New Zealand’s biosecurity system is split into three quite separate parts; pre-border, at the border and post-border. Let’s take a look at the pre-border part of the process first. So what does pre-border encompass and why is it important?
Pre-border is where the biosecurity risk to New Zealand is managed offshore before anything reaches our border. This can be managed through a variety of different ways, such as excluding certain products (i.e. there is no Import Health Standard for snakes, thank goodness). This can also be managed by undertaking pre-shipment treatments or inspections, such as aircraft residual disinsection and the use of equivalent systems (offshore inspection of used vehicles from Japan).
The next part of our biosecurity system is at the NZ border where risk is managed (a verification step to determine if imports are permitted entry) through the following:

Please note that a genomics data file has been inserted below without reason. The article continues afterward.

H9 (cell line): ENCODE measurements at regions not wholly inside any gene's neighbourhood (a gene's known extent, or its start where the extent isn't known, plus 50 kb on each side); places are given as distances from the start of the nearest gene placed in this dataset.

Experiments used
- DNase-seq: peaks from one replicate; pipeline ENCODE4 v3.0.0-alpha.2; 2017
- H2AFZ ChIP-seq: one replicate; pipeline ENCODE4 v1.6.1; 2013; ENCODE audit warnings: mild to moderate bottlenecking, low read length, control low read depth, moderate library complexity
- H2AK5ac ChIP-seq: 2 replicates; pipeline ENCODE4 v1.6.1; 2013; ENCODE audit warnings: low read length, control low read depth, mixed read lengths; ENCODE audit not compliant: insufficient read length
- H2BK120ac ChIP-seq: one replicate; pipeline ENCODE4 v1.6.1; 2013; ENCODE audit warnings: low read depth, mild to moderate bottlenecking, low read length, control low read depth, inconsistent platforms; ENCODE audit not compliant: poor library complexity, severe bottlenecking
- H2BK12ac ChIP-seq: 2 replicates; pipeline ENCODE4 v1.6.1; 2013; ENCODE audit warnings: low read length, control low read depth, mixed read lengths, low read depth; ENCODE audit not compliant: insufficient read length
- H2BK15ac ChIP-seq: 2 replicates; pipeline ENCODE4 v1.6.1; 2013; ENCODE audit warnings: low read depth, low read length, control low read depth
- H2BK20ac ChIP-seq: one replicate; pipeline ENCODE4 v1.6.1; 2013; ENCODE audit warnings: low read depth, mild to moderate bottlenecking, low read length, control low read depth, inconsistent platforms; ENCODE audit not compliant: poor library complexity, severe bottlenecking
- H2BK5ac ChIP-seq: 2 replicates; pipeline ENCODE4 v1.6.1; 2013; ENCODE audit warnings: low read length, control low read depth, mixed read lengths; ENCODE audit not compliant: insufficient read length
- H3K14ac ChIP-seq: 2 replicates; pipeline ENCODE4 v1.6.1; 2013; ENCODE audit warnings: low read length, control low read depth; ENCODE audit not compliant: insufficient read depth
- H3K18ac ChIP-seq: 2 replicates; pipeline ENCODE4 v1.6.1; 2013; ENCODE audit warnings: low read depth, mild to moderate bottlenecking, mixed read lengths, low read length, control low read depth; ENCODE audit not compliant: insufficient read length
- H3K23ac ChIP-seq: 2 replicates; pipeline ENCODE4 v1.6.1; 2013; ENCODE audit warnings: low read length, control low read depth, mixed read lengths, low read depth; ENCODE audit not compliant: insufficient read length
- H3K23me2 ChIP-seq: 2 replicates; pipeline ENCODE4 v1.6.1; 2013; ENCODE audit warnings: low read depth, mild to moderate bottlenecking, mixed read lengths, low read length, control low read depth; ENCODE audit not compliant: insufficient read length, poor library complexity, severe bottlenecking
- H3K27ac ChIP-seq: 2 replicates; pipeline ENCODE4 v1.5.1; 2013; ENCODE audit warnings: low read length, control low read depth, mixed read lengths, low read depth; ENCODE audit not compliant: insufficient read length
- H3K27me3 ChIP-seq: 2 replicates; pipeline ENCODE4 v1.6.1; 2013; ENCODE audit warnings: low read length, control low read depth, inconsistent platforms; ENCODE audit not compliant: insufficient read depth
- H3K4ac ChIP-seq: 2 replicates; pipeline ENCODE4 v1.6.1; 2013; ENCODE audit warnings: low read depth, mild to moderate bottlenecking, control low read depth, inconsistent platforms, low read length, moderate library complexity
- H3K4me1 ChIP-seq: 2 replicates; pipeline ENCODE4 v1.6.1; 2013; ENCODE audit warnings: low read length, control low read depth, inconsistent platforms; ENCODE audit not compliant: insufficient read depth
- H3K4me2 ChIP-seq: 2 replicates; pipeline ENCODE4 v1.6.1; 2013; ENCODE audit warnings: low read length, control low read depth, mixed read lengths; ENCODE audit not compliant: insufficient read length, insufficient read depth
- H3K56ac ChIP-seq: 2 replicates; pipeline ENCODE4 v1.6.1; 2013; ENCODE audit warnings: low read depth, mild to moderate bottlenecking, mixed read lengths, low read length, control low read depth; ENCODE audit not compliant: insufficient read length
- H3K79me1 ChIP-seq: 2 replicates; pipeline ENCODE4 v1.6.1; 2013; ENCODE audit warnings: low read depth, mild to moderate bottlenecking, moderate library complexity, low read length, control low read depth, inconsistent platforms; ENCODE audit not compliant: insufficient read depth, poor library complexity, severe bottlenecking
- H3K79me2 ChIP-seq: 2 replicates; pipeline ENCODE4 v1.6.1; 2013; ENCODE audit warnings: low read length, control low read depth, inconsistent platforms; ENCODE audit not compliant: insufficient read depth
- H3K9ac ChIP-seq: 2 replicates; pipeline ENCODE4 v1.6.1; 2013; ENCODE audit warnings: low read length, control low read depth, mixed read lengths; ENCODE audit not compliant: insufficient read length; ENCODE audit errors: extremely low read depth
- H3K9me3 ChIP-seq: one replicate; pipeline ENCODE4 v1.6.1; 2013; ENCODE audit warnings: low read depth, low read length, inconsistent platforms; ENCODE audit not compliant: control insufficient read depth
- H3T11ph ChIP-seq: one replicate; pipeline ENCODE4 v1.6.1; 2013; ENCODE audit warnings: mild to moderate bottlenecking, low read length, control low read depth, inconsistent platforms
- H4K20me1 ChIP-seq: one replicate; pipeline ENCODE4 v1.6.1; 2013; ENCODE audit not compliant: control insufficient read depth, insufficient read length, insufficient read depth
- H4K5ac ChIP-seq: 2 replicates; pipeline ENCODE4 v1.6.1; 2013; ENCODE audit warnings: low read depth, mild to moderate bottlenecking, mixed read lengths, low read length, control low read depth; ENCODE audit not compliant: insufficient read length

- Documentation checks – this is especially the case for cargo
- Physical inspection – air and sea passengers
- Post-entry quarantine – zoo animals and nursery stock
- Treatment – such as the fumigation of imported scrap metal
- Approved people carrying out border-related functions – i.e. trained and MPI-approved Accredited Persons.
The final part of New Zealand’s biosecurity system is post-border where we try to detect problems that have already passed through the border. This can be very difficult and so MPI utilises every tool in their arsenal to cast a wide net. These tools include:
- Public awareness – this is very important
- Surveillance trapping – i.e. fruit fly traps
- Identification of unusual organisms found by the public
- Standard surveillance – for example; at the meat works for animal diseases
- Pest surveys – i.e. African foulbrood in bees
The general idea is that it is best to keep problems away from the border through exclusion or some sort of pre-importation process (pre-border). This is because once it gets to the border it is accepted that there will always be slippage of risk. As with all things, the first 95% is easy… It’s the last 5% that gets exponentially more difficult (and expensive) to find. The trick is to take enough risk out of the system without bringing trade and travel to a standstill.
If somehow a problem does get through the border (post-border) then it is best to find it quickly to give us the best chance of dealing with it effectively!